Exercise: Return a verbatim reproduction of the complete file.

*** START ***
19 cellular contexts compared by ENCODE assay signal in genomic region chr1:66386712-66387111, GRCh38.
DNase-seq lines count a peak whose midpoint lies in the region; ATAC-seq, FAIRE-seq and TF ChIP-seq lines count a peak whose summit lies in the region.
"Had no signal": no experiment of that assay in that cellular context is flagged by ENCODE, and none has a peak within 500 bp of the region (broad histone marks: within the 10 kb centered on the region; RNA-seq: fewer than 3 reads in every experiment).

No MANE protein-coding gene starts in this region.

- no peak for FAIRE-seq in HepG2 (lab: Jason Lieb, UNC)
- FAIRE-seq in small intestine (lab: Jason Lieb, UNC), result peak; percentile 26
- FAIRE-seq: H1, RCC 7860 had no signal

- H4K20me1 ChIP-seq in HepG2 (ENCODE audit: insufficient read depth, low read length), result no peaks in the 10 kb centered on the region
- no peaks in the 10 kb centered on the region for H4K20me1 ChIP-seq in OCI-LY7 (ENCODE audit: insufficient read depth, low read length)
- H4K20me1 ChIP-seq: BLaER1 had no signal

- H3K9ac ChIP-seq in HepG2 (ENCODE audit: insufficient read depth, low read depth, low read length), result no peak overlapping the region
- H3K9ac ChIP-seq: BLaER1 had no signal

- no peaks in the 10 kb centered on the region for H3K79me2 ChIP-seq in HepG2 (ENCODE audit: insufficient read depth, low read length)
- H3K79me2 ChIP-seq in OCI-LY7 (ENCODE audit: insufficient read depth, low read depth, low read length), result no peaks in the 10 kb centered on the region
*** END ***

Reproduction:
19 cellular contexts compared by ENCODE assay signal in genomic region chr1:66386712-66387111, GRCh38.
DNase-seq lines count a peak whose midpoint lies in the region; ATAC-seq, FAIRE-seq and TF ChIP-seq lines count a peak whose summit lies in the region.
"Had no signal": no experiment of that assay in that cellular context is flagged by ENCODE, and none has a peak within 500 bp of the region (broad histone marks: within the 10 kb centered on the region; RNA-seq: fewer than 3 reads in every experiment).

No MANE protein-coding gene starts in this region.

- no peak for FAIRE-seq in HepG2 (lab: Jason Lieb, UNC)
- FAIRE-seq in small intestine (lab: Jason Lieb, UNC), result peak; percentile 26
- FAIRE-seq: H1, RCC 7860 had no signal

- H4K20me1 ChIP-seq in HepG2 (ENCODE audit: insufficient read depth, low read length), result no peaks in the 10 kb centered on the region
- no peaks in the 10 kb centered on the region for H4K20me1 ChIP-seq in OCI-LY7 (ENCODE audit: insufficient read depth, low read length)
- H4K20me1 ChIP-seq: BLaER1 had no signal

- H3K9ac ChIP-seq in HepG2 (ENCODE audit: insufficient read depth, low read depth, low read length), result no peak overlapping the region
- H3K9ac ChIP-seq: BLaER1 had no signal

- no peaks in the 10 kb centered on the region for H3K79me2 ChIP-seq in HepG2 (ENCODE audit: insufficient read depth, low read length)
- H3K79me2 ChIP-seq in OCI-LY7 (ENCODE audit: insufficient read depth, low read depth, low read length), result no peaks in the 10 kb centered on the region